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Southern New Mexico Lawmen: Pecos Valley Edition

Dee Harkey as a young man.

Dee Harkey in 1901.

Pecos River Flume at Carlsbad

Frank Kindel riding across the flume, no hands.

Pecos River at Puerto de Luna

Charles Eddy

Dee Harkey in 1957

Dee Harkey's badge

Dee Harkey selling his book

Dee Harkey in front of book store

Dee Harkey and family, 1896

Dee Harkey as a young man, perhaps

Dee Harkey and family, 1919

Dee Harkey in 1943

Dee Harkey in 1909, on the right, maybe

A cartoon of Harkey and Madero

Cowboys working for John Slaughter

John Slaughter, catteleman of Texas and New Mexico

Dave Kemp, Sheriff of Phenix, NM

Last house in Phenix, New Mexico, circa 1940s

Last house in Phenix, New Mexico, 1956

Map of Tunstall Regulators operations, see left

Notorious Jones boys of Seven Rivers

Interior of restored Tunstall Store, Lincoln, NM

Interior of restored Tunstall Store, Lincoln, NM

Interior of restored Tunstall Store, Lincoln, NM

Interior of restored Tunstall Store, Lincoln, NM

Interior of restored Tunstall Store, Lincoln, NM

John Chisum

John Chisum

Sallie Chisum

Sallie Chisum

Cowboys working for John Chisum

Chisum Ranch

Carlsbad, New Mexico, 1890

Seven Rivers Warriors

Dee Harkey as a young man, maybe

Dee Harkey about 1900

Pecos River Flume at Carlsbad

Frank Kindel riding across the flume, no hands.

Pecos River at Puerto de Luna

Charles Eddy

Pecos Valley Clippings(scroll down for more)

Community Theater 7 Rivers

Brushy Bill Clippings


Menu of maps.(See where history occurred)


Dee was not the only Harkey sibling to write a book. His sister, Sarah, wrote a memoir of their harsh life as Texas orphans.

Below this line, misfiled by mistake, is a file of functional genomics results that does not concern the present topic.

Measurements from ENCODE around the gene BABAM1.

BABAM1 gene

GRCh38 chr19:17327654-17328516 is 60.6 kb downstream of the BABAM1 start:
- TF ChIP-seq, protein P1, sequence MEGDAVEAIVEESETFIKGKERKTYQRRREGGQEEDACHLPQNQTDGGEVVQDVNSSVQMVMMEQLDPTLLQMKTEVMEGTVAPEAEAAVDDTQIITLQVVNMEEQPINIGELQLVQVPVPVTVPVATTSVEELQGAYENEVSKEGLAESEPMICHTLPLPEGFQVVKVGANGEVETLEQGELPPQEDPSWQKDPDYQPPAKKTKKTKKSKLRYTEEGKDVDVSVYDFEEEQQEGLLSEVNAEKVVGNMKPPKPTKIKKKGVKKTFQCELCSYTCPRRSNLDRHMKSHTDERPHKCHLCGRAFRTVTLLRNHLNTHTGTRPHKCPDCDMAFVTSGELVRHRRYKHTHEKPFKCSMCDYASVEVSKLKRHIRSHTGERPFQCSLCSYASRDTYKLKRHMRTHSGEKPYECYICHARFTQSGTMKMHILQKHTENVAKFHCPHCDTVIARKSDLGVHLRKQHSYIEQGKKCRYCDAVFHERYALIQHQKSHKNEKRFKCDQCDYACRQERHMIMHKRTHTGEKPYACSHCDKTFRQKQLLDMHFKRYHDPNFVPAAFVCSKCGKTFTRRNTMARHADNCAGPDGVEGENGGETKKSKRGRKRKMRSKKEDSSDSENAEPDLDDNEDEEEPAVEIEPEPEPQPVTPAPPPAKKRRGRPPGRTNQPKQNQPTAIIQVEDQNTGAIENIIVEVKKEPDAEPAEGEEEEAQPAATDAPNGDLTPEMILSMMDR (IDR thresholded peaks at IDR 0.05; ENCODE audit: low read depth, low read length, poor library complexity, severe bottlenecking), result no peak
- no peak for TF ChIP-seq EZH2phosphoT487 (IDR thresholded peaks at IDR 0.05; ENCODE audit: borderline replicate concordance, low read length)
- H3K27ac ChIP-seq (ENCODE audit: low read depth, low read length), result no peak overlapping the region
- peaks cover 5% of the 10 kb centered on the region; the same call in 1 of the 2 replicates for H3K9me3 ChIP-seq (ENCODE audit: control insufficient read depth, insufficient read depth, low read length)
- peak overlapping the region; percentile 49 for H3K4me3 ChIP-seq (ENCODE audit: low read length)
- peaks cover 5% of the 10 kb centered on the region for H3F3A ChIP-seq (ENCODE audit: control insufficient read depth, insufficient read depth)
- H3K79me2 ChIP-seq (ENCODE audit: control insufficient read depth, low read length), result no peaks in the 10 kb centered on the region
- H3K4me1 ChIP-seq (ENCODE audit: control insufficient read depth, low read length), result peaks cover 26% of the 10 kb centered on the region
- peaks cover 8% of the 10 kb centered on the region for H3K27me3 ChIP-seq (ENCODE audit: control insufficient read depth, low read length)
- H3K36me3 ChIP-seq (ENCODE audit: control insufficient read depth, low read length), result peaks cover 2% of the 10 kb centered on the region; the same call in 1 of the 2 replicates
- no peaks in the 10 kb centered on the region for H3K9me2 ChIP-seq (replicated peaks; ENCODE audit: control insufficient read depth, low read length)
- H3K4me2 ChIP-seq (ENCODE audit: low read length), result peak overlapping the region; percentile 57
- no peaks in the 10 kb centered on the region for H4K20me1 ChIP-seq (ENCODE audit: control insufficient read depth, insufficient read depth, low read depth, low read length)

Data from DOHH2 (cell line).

"The Soul as Strange Attractor" contains a story set in Carlsbad, called "Big Henry," a bookend for the Southern New Mexico stories.


Jerry K Cline's book, "Born and Raised: An American Story of Adoption".


Ash Upson once lived in Seven Rivers, and was a lawman in Roswell. He ghost-wrote the semi-literate Pat Garrett's book, "The Authentic Life of Billy the kid." The link is to a True West article about the elusive Upson. Or you can get the Garrett/Upson book here


Donna Blake Birchell and John LeMay wrote a book referenced on this page, "Hidden History of Southeast New Mexico." The picture links to a purchase source.


This road sign, and the relocated cemetery, are all that's left to see of Seven Rivers, New Mexico. The link is to an article in "The Triple A Livestock Report."




Sallie Chisum was John Chisum's niece.She was hailed as the first lady of Artesia, a small town north of Carlsbad, and she wrote a recently published diary (picture links to purchsas source). The diaries have been mined by historians for decades. Here's an article about her in FocusNM magazine.